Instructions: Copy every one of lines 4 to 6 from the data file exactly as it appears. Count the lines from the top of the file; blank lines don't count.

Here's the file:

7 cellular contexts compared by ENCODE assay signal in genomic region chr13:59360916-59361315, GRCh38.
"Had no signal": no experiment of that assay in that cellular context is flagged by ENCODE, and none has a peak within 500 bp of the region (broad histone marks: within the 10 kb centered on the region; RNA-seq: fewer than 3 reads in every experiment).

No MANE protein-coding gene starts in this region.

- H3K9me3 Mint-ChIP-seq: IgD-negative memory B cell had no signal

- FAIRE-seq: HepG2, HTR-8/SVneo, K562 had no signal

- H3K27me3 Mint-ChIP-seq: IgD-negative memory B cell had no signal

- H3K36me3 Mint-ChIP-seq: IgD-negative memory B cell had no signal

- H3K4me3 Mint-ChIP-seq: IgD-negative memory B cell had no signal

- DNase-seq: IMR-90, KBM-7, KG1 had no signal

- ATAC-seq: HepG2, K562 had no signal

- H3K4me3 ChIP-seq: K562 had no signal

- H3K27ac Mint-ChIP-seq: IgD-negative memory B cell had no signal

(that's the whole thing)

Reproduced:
- H3K9me3 Mint-ChIP-seq: IgD-negative memory B cell had no signal

- FAIRE-seq: HepG2, HTR-8/SVneo, K562 had no signal

- H3K27me3 Mint-ChIP-seq: IgD-negative memory B cell had no signal